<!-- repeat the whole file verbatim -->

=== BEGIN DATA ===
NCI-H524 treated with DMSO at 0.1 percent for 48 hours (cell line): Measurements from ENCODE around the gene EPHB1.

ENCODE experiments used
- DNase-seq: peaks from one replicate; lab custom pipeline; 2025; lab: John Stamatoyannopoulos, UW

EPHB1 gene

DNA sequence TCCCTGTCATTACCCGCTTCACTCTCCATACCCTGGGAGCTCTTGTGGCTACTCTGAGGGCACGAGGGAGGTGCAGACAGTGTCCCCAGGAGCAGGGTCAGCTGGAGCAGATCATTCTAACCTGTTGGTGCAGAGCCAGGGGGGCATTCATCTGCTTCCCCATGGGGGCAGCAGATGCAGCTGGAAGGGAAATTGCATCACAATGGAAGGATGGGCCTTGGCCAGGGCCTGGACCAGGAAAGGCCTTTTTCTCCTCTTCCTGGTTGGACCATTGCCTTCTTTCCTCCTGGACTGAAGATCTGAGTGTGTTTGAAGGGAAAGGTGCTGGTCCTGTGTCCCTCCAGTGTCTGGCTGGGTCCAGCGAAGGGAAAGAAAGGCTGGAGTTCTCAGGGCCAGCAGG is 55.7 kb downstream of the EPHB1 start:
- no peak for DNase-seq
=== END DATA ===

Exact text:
NCI-H524 treated with DMSO at 0.1 percent for 48 hours (cell line): Measurements from ENCODE around the gene EPHB1.

ENCODE experiments used
- DNase-seq: peaks from one replicate; lab custom pipeline; 2025; lab: John Stamatoyannopoulos, UW

EPHB1 gene

DNA sequence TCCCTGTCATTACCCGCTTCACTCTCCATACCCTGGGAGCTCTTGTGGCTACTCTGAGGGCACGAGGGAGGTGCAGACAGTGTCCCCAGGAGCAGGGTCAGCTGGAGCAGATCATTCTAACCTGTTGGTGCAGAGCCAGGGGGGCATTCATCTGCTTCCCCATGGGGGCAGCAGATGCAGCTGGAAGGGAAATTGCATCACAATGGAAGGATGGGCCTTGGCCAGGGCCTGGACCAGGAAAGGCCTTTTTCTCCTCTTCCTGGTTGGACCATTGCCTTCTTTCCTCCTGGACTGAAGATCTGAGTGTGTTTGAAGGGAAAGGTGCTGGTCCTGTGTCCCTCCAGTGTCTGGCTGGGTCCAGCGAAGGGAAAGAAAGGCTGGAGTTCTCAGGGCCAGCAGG is 55.7 kb downstream of the EPHB1 start:
- no peak for DNase-seq